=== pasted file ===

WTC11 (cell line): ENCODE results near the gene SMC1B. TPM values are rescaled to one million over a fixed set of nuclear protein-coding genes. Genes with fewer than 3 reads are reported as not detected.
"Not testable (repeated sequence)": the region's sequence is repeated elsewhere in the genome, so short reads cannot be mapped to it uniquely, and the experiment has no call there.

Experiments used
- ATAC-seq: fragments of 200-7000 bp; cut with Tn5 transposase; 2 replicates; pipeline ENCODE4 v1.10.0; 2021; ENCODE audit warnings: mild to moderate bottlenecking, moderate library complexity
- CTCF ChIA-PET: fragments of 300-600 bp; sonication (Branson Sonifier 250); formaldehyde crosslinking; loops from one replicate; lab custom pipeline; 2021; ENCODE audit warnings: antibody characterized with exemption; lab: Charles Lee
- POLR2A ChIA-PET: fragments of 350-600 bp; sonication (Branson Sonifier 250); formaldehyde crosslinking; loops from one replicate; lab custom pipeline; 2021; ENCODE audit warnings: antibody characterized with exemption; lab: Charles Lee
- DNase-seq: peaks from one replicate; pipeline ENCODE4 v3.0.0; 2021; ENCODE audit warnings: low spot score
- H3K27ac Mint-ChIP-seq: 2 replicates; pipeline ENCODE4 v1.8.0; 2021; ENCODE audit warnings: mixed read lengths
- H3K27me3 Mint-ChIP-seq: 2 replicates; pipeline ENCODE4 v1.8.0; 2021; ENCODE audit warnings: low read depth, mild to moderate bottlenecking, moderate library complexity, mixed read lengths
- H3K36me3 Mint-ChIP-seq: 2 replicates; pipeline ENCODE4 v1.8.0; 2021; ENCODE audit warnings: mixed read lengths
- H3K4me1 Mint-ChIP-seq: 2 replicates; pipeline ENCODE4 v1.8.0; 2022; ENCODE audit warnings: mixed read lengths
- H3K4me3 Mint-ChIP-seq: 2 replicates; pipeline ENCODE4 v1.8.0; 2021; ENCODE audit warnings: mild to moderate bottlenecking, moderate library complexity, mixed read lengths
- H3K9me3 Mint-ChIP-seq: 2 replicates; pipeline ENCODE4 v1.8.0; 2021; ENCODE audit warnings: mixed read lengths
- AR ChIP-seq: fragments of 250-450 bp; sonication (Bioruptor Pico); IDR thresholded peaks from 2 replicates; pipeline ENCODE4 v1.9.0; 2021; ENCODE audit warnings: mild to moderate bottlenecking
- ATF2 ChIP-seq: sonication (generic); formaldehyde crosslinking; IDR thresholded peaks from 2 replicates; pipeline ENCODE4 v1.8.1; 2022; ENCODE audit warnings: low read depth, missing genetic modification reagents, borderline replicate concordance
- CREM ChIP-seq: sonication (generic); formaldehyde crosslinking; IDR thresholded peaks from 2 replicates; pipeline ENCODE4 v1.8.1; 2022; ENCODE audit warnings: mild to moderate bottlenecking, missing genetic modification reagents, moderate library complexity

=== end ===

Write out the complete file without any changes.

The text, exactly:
WTC11 (cell line): ENCODE results near the gene SMC1B. TPM values are rescaled to one million over a fixed set of nuclear protein-coding genes. Genes with fewer than 3 reads are reported as not detected.
"Not testable (repeated sequence)": the region's sequence is repeated elsewhere in the genome, so short reads cannot be mapped to it uniquely, and the experiment has no call there.

Experiments used
- ATAC-seq: fragments of 200-7000 bp; cut with Tn5 transposase; 2 replicates; pipeline ENCODE4 v1.10.0; 2021; ENCODE audit warnings: mild to moderate bottlenecking, moderate library complexity
- CTCF ChIA-PET: fragments of 300-600 bp; sonication (Branson Sonifier 250); formaldehyde crosslinking; loops from one replicate; lab custom pipeline; 2021; ENCODE audit warnings: antibody characterized with exemption; lab: Charles Lee
- POLR2A ChIA-PET: fragments of 350-600 bp; sonication (Branson Sonifier 250); formaldehyde crosslinking; loops from one replicate; lab custom pipeline; 2021; ENCODE audit warnings: antibody characterized with exemption; lab: Charles Lee
- DNase-seq: peaks from one replicate; pipeline ENCODE4 v3.0.0; 2021; ENCODE audit warnings: low spot score
- H3K27ac Mint-ChIP-seq: 2 replicates; pipeline ENCODE4 v1.8.0; 2021; ENCODE audit warnings: mixed read lengths
- H3K27me3 Mint-ChIP-seq: 2 replicates; pipeline ENCODE4 v1.8.0; 2021; ENCODE audit warnings: low read depth, mild to moderate bottlenecking, moderate library complexity, mixed read lengths
- H3K36me3 Mint-ChIP-seq: 2 replicates; pipeline ENCODE4 v1.8.0; 2021; ENCODE audit warnings: mixed read lengths
- H3K4me1 Mint-ChIP-seq: 2 replicates; pipeline ENCODE4 v1.8.0; 2022; ENCODE audit warnings: mixed read lengths
- H3K4me3 Mint-ChIP-seq: 2 replicates; pipeline ENCODE4 v1.8.0; 2021; ENCODE audit warnings: mild to moderate bottlenecking, moderate library complexity, mixed read lengths
- H3K9me3 Mint-ChIP-seq: 2 replicates; pipeline ENCODE4 v1.8.0; 2021; ENCODE audit warnings: mixed read lengths
- AR ChIP-seq: fragments of 250-450 bp; sonication (Bioruptor Pico); IDR thresholded peaks from 2 replicates; pipeline ENCODE4 v1.9.0; 2021; ENCODE audit warnings: mild to moderate bottlenecking
- ATF2 ChIP-seq: sonication (generic); formaldehyde crosslinking; IDR thresholded peaks from 2 replicates; pipeline ENCODE4 v1.8.1; 2022; ENCODE audit warnings: low read depth, missing genetic modification reagents, borderline replicate concordance
- CREM ChIP-seq: sonication (generic); formaldehyde crosslinking; IDR thresholded peaks from 2 replicates; pipeline ENCODE4 v1.8.1; 2022; ENCODE audit warnings: mild to moderate bottlenecking, missing genetic modification reagents, moderate library complexity